China move could call time on GMT
The hour has come. China has decided to call a truce with the United States in the fight for time.
Next month, a Chinese government delegation heads to the International Telecommunication Union (ITU) in Geneva to cast its vote and its influence in the 193-member organisation - on a US proposal to amend the global standard of timekeeping.
The US wants to get rid of time standards based on the earth's rotation, a somewhat erratic system that underpins Greenwich Mean Time and Co-ordinated Universal Time.
Instead, Washington wants the world to stick to International Atomic Time (TAI), which is based on around 400 atomic clocks ticking away in some 70 national institutes of measurement, observatories and other institutions located in 48 nations.
The change is supported by most developed countries - except the UK, the historical home of GMT - because of TAI's immediate technical benefits in an age of satellite navigation and air-traffic control systems. But it will need a big majority to gain acceptance at next month's meeting of the ITU, a specialist agency of the United Nations.
Beijing has long opposed changing the system, perceiving the US proposal as an attempt to thwart China's growing influence at the ITU, and one with serious economic consequences: upgrading software and devices alone would cost hundreds of millions of dollars.
US technology, such as its satellite-based global positioning system, would continue to dominate the global market.
But Beijing may now support the change, said Liu Changhong, senior engineer at the National Time Service Centre and Beijing's spokesman on the issue. Advancements like the Beidou satellite navigation system have shown Beijing the drawbacks of the current system.
'A few years ago we could not understand some technical complaints from the US and took them as a plot against China because we had not encountered those problems,' Liu said. 'Now we do. Our delegation will attend the meeting with an open mind. If most countries want the change, we will vote for it.'
The decision made in Geneva may be the most important since 1961, when the world adopted Co-ordinated Universal Time (UTC), which was itself based on Greenwich Mean Time - the cornerstone of international timekeeping since 1884.
Since then, time has ticked along with the earth's orbit around the sun. However, friction from the ocean's tides affects its rotation, creating a gap between UTC and TAI. A later convention was adopted to synchronise the two by adding a 'leap second' whenever the difference became greater than 0.9 seconds.
Dr Wayne Hanson, chairman of the US delegation to the ITU, says adjusting for a leap second is causing problems for American hardware and technicians. Some time-sensitive equipment, such as internet servers, have difficulty coping and some system maintainers have not followed the official procedure.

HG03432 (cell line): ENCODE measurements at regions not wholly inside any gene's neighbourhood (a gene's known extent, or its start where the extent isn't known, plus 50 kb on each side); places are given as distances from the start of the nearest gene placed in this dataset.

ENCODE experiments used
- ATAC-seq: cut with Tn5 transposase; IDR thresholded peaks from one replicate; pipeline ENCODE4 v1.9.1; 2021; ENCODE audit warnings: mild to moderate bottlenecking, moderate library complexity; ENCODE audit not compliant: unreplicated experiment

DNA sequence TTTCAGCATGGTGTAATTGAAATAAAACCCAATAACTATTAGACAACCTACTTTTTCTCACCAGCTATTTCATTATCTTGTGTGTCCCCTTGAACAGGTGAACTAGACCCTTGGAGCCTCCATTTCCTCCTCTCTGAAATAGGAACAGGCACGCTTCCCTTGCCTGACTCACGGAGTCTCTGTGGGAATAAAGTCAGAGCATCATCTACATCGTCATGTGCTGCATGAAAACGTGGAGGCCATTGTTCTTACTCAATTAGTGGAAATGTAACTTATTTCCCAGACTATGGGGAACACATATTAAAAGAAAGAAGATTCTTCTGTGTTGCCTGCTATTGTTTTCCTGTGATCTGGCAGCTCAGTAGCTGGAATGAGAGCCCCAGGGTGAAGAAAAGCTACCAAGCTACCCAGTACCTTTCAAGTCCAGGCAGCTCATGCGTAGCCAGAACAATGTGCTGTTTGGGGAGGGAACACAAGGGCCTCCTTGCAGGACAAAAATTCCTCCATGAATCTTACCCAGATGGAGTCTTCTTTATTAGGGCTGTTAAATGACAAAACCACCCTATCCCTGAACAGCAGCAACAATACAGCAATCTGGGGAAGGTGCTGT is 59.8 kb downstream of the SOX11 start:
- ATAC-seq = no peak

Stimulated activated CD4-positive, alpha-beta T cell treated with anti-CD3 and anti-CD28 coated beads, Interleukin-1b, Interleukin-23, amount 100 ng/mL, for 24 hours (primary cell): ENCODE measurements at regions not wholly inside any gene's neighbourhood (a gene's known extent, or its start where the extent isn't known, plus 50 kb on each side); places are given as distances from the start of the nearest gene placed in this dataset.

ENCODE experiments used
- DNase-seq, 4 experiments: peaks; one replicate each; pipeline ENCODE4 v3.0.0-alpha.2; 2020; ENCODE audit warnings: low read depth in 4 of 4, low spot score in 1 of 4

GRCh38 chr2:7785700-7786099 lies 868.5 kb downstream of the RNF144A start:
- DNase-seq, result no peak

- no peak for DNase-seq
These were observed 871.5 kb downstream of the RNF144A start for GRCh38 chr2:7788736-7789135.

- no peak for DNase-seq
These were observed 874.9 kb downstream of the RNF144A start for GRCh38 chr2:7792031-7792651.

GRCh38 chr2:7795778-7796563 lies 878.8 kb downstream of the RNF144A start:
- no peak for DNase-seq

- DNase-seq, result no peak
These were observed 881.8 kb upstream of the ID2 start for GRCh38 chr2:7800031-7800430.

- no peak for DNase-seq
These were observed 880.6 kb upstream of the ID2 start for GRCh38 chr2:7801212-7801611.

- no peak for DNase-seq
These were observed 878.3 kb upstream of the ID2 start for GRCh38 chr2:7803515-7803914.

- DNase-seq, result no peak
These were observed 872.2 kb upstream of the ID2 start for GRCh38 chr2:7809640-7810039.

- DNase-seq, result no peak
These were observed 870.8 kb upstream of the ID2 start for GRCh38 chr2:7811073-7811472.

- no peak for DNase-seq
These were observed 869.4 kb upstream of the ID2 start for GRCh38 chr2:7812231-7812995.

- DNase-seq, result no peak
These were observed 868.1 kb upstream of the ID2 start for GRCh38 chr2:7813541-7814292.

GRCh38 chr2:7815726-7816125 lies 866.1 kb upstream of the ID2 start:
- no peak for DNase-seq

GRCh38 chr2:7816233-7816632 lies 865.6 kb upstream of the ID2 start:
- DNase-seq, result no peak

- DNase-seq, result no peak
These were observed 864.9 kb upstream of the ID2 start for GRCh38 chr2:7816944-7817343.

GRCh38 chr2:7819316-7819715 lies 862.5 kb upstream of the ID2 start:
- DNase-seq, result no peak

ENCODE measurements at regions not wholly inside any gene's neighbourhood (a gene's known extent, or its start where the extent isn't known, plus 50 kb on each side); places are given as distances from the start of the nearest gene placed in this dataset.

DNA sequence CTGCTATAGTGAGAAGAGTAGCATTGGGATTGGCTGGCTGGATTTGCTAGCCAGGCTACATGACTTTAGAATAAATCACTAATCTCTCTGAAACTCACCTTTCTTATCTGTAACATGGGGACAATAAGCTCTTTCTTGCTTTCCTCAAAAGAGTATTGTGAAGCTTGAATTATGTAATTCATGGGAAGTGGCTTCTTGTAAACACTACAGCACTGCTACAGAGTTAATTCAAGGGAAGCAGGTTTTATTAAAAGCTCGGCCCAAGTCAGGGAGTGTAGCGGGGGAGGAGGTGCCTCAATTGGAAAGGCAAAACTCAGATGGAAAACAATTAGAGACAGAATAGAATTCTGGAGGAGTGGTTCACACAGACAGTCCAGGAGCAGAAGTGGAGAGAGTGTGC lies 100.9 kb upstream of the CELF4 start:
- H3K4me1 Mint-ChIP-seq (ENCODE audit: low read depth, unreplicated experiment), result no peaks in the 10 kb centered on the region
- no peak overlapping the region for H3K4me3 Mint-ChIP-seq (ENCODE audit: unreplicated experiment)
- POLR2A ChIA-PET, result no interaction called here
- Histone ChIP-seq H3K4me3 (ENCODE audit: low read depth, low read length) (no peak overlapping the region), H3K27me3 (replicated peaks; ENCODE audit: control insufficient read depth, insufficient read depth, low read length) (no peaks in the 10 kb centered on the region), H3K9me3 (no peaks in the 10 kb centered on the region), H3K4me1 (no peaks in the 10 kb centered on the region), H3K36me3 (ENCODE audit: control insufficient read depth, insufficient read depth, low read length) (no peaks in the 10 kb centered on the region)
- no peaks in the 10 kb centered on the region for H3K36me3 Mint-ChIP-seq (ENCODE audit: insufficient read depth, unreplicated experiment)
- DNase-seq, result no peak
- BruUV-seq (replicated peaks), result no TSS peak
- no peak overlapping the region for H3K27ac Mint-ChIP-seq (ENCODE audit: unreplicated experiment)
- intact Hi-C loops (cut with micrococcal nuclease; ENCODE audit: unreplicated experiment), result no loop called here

'Some systems were intentionally interrupted several hours before and after the event to prevent operational mishaps,' Hanson, a time-signal engineering specialist at the National Institute of Standards and Technology's physics laboratory, wrote to the ITU last year.
Because of the leap second, even experts made mistakes when using the global positioning system for timekeeping, he added.
China has found itself in a similar situation since the deployment of its Beidou navigation system, Liu said.
'The leap-second operation has made ground devices more difficult to maintain,' Liu said. 'Dropping the leap second would give everyone a break, especially our consumers. We sweat each time a leap second operation is called, for fear that the equipment might go wrong.'
But China is not without its concerns about the US proposal. The new standard, which would go into effect in 2017, would force Beijing to recall many sensitive devices already in use, for fear of manipulation or malfunctioning. 'That means lots of work and costs amounting to billions of yuan,' Liu said.
A spokeswoman for the Beidou system said they would support the new stand of the Chinese delegation to the ITU and would release technical details of how any proposed change would affect Beidou.
Not all mainland researchers agree with the government's change of stance. Professor Gao Yuping, a researcher at the National Time Service Centre, said he prefers the current system because it honours tradition.
'I don't think we should get rid of the sun in our definition of a day simply for some technological convenience,' Gao said. 'I am a human before I am a scientist, and I feel uncomfortable surrendering everything to atomic clocks.'
Seconds that International Atomic Time has gained on Co-ordinated Universal Time since their first synchronisation in 1958